In order to identify whether bronchopulmonary dysplasia (BPD) represents a risk factor for PH development later in life, we extended our interest in hypoxia exposure to individuals with a history of BPD. With Dr. Kara Goss (then a postdoctoral fellow in my laboratory; now UT Southwestern) and Dr. Robert Tepper (Indiana University), we discovered that rats with postnatal hyperoxia exposure and a BPD phenotype develop more severe PH upon hypoxia exposure in adulthood. However, despite the more severe PH in these animals, their phenotype is characterized by better RV function, indicating that postnatal hyperoxia allows for a more adapted RV upon PH development later in life. In a follow-up investigation, we identified that previously hyperoxic animals are able to increase their cardiac output when their diffusing capacity decreases, while animals without prior hyperoxia exposure are not able to mount such a response. We identified that the RV in PH animals with a prior history of postnatal hyperoxia exposure is characterized by a more profound switch to a fetal phenotype, thus allowing for better adaptation to the increase in RV afterload. We recently translated these findings to the clinic, where we identified premature birth and respiratory disease early in life as risk factors for the development of adult PH. We have now expanded our studies to study effects of perinatal hypoxia on the cardiopulmonary transcriptome during lung development and identified potential novel mediators of lung and RV adaptation to chronic hypoxia. Ongoing studies focus on effects of ERα on cardiopulmonary function during perinatal hypoxia.
As a physician in the VA system, Dr. Lahm has a strong interest in identifying unique PH phenotypes in veterans. With collaborators Drs. Maron, Choudhary, Zamanian and Leary, we harnessed the Veterans Affairs Clinical Assessment Reporting & Tracking (CART) cohort to identify novel PH phenotypes and to decipher pharmaco-epidemiological patterns in the VA system. We showed in the largest cohort to date (n=21,727) that even mild elevations of PA pressures that do not yet qualify as PH are associated with increased morbidity and mortality. Furthermore, we identified that female veterans with PH exhibit more favorable hemodynamics and lower mortality than men. We also showed that histamine receptor 2 blockers use is associated with lower mortality in veterans with PH. Lastly, we discovered that ACE inhibitor or angiotensin receptor blocker use associates with lower mortality in veterans with PH.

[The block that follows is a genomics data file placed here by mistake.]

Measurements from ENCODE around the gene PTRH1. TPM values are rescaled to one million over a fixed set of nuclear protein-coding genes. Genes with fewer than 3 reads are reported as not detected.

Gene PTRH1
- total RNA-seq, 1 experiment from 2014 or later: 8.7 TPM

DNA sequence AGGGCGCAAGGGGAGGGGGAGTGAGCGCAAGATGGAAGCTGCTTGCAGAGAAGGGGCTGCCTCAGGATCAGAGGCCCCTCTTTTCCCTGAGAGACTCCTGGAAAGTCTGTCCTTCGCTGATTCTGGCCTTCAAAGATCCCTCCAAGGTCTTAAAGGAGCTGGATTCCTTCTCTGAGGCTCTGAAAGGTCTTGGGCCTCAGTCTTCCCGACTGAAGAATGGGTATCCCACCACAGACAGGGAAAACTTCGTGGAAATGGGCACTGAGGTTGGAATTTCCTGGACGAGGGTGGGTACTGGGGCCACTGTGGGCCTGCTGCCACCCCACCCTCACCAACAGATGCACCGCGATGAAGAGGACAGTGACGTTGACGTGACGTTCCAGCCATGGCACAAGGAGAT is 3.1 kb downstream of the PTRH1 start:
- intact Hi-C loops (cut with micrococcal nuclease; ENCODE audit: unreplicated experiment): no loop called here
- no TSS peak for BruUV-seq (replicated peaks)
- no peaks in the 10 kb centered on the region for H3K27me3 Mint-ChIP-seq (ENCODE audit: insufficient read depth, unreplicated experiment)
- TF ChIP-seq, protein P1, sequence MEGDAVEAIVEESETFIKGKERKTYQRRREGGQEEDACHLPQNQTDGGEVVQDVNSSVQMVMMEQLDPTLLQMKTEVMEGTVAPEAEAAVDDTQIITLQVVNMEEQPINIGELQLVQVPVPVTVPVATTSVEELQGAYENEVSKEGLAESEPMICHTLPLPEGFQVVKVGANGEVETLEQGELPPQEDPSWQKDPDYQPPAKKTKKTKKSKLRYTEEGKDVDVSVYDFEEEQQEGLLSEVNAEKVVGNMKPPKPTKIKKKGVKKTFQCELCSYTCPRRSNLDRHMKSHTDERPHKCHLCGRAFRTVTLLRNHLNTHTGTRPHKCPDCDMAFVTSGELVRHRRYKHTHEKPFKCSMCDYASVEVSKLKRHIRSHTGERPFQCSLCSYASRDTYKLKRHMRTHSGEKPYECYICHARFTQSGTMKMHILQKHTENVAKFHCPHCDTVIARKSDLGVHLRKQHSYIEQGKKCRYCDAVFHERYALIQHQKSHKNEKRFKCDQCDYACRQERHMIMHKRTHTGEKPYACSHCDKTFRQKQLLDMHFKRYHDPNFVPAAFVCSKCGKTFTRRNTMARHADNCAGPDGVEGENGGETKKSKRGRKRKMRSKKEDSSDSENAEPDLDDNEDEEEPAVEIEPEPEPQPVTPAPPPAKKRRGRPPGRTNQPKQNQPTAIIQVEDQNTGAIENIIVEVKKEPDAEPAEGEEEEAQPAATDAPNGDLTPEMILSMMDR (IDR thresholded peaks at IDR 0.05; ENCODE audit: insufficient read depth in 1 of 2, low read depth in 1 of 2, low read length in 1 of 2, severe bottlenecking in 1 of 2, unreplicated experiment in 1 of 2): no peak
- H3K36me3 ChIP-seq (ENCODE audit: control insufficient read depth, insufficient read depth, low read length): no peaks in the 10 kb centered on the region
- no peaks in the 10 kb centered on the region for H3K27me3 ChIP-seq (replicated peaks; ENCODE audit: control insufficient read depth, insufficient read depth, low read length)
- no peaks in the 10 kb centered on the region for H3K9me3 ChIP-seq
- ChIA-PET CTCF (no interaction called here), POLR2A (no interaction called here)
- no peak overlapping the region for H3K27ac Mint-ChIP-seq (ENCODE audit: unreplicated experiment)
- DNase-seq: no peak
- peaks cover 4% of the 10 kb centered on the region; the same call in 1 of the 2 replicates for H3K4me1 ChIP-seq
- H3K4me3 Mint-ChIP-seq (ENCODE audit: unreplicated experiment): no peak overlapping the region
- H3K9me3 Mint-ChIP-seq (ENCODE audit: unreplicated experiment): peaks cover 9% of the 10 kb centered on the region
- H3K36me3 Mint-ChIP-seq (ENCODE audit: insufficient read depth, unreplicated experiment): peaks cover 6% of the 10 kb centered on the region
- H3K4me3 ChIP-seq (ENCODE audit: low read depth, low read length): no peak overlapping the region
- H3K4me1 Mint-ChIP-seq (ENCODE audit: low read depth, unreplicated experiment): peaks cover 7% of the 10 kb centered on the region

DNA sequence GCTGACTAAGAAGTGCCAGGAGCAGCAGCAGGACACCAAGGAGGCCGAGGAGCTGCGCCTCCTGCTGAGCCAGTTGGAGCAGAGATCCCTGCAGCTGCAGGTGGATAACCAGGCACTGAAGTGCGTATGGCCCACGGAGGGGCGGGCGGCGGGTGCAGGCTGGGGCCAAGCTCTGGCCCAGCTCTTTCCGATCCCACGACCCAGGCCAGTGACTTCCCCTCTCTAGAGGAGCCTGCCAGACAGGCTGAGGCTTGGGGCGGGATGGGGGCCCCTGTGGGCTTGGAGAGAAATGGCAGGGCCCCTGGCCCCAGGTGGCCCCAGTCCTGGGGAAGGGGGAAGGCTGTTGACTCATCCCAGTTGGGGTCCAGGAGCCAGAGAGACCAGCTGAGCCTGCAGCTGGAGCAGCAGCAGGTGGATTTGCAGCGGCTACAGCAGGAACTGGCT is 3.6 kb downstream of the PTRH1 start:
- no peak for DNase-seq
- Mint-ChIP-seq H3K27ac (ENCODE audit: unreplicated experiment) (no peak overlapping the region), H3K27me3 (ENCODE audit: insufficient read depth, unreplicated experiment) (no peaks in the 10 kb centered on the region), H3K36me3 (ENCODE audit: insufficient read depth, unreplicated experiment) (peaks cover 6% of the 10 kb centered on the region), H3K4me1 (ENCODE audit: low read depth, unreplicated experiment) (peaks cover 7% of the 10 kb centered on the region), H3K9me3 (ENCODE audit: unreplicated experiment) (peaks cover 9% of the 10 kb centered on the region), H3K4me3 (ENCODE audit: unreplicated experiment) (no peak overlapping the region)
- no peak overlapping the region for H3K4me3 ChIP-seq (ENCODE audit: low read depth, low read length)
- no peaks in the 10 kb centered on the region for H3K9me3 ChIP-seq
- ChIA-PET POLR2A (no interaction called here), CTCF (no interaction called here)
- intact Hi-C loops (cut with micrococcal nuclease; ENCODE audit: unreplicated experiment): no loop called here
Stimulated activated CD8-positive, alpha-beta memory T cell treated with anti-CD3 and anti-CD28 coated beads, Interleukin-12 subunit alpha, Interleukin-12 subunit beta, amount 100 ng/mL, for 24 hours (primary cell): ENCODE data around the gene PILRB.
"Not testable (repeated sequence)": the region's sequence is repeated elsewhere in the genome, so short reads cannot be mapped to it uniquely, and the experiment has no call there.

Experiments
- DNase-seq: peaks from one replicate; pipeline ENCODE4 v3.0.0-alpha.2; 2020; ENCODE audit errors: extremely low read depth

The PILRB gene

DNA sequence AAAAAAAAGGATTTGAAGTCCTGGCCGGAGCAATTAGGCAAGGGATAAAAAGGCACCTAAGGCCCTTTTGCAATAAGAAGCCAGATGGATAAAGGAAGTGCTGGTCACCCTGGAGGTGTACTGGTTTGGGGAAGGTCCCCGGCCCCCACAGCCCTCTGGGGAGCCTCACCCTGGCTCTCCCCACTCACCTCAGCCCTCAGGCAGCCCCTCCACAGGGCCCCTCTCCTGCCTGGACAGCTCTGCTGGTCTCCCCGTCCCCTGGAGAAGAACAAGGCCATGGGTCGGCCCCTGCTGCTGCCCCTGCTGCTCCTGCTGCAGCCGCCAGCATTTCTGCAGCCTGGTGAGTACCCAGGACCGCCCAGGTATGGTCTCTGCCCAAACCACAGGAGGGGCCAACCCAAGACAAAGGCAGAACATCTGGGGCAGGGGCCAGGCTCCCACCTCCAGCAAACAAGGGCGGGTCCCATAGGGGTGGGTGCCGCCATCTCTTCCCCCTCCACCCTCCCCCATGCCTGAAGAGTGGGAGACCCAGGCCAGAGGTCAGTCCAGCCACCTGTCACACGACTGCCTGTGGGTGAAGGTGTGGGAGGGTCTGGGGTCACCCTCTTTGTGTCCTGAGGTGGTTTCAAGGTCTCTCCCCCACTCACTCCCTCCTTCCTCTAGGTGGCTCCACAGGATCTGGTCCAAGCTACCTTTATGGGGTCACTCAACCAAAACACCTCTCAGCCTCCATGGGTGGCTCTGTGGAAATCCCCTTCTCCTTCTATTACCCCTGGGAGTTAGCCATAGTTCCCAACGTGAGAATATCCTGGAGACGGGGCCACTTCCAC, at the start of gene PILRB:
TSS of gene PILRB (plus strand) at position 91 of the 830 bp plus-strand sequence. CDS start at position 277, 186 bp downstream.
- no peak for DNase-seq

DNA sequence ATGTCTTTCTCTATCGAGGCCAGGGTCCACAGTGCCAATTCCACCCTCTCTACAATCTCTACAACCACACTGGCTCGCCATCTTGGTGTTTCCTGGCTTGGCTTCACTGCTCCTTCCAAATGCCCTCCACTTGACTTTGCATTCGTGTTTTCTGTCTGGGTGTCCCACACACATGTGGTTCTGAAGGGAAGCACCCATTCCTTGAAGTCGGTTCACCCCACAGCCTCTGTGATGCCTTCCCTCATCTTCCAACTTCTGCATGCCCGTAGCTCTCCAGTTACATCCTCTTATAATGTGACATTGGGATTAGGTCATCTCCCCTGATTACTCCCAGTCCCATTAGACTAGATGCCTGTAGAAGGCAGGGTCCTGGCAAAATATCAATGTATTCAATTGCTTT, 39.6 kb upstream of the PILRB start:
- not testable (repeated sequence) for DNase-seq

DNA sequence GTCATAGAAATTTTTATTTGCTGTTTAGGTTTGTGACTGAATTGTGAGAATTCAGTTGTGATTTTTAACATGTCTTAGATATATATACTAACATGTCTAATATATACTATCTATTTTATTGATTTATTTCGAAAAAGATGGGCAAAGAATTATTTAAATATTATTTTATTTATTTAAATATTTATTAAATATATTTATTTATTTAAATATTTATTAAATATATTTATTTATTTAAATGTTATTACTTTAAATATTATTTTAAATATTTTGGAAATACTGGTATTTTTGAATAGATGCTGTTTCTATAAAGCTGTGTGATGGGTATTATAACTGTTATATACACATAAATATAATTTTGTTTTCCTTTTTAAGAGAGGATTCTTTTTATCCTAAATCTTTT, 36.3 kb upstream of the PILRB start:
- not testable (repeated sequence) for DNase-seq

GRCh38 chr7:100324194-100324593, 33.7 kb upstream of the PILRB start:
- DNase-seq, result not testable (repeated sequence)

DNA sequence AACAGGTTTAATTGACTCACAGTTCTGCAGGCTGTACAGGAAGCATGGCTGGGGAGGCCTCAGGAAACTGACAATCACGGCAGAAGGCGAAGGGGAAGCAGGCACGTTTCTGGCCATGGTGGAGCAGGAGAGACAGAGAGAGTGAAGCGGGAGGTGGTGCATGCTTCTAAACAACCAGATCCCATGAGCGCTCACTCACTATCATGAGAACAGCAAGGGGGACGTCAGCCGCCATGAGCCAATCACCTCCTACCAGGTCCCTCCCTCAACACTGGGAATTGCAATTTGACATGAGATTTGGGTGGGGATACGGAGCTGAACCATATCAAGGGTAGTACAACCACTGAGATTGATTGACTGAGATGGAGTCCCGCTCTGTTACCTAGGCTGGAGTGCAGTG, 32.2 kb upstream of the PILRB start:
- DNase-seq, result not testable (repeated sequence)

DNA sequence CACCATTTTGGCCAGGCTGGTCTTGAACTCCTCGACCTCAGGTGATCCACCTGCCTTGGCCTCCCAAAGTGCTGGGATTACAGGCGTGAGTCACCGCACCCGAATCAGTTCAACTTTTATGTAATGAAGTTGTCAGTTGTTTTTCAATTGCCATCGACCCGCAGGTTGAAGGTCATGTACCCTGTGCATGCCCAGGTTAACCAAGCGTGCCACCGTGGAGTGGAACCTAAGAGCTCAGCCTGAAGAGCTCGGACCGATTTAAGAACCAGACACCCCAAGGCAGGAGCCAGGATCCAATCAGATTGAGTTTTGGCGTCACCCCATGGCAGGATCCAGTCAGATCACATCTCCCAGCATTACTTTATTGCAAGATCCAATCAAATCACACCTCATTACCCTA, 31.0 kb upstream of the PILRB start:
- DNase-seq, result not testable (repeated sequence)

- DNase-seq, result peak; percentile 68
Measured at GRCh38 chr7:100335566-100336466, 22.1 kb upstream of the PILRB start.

The Lahm lab has a strong interest in translational and clinical questions pertaining to RV function and hemodynamic aspects of PH. We published the first report of RV contractile and diastolic dysfunction in RVs from rats with sugen/hypoxia-induced PH using the Langendorff (isolated heart) model. In collaboration with Dr. Jeff Kline, we performed a multicenter randomized controlled trial evaluating effects of inhaled nitric oxide on RV function in patients with intermediate risk pulmonary embolism. His expertise in the study of RV function allowed Dr. Lahm to lead an ATS Working Group of 20 content experts that identified knowledge gaps and pathways for progress in RV failure research. Lastly, in collaboration with members of the NIH PAH biobank, we contributed to several reports that identified novel genetic variations in PAH.
Research in the Lahm lab is funded through NIH 1R01HL144727 - 01A1, NIH 1P01HL158507, and VA Merit Review Award 2 I01 BX002042.